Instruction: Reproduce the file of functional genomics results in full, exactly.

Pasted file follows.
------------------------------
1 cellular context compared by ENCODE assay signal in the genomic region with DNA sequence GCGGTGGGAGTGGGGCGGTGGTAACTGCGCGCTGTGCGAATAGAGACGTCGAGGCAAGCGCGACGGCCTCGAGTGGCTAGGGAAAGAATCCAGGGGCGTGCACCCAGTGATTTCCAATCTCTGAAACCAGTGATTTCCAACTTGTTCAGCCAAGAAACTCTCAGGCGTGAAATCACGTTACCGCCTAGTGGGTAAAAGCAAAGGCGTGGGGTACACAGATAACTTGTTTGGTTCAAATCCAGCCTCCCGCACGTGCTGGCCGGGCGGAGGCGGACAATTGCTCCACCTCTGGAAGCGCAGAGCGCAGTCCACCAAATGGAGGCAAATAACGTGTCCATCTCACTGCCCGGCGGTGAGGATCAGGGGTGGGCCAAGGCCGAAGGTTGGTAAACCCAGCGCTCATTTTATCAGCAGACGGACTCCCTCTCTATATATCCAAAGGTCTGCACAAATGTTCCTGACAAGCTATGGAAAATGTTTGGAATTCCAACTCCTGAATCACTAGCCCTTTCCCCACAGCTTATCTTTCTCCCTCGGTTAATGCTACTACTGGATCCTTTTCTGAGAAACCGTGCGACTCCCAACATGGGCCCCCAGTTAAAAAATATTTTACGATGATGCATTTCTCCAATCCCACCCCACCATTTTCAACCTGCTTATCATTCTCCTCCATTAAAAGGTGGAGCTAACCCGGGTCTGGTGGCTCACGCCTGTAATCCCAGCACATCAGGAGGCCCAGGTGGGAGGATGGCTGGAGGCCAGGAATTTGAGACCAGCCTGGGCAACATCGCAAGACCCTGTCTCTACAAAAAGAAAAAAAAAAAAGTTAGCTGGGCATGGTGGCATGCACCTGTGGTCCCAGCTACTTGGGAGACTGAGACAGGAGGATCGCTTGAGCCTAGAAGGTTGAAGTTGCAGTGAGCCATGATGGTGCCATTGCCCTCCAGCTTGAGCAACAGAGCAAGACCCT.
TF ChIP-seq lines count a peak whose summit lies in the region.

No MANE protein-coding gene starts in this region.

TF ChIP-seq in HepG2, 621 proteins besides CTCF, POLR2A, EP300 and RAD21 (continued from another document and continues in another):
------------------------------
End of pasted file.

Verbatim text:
1 cellular context compared by ENCODE assay signal in the genomic region with DNA sequence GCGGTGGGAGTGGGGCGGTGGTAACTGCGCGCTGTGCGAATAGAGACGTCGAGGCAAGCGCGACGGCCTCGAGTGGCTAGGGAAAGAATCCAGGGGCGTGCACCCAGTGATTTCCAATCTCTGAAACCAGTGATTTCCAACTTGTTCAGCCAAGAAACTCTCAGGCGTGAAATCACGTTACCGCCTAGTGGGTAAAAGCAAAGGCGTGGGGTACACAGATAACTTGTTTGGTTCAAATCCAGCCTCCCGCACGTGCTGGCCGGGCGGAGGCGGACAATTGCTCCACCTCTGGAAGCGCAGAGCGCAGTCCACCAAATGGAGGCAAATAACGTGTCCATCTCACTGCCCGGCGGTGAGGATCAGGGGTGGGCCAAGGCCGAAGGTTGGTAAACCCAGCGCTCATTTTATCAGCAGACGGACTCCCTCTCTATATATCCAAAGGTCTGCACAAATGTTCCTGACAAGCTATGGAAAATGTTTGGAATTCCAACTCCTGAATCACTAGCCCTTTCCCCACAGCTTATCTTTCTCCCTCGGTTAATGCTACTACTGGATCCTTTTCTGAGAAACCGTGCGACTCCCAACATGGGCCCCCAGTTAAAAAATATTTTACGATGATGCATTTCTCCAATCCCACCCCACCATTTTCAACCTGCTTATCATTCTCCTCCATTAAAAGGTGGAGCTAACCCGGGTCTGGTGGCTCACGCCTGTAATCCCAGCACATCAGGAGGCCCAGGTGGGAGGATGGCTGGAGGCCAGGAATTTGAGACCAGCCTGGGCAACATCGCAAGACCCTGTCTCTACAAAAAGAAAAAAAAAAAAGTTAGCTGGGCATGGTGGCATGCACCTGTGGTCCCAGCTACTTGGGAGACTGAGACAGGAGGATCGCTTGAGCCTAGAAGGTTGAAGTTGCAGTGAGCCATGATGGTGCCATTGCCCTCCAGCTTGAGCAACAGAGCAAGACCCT.
TF ChIP-seq lines count a peak whose summit lies in the region.

No MANE protein-coding gene starts in this region.

TF ChIP-seq in HepG2, 621 proteins besides CTCF, POLR2A, EP300 and RAD21 (continued from another document and continues in another):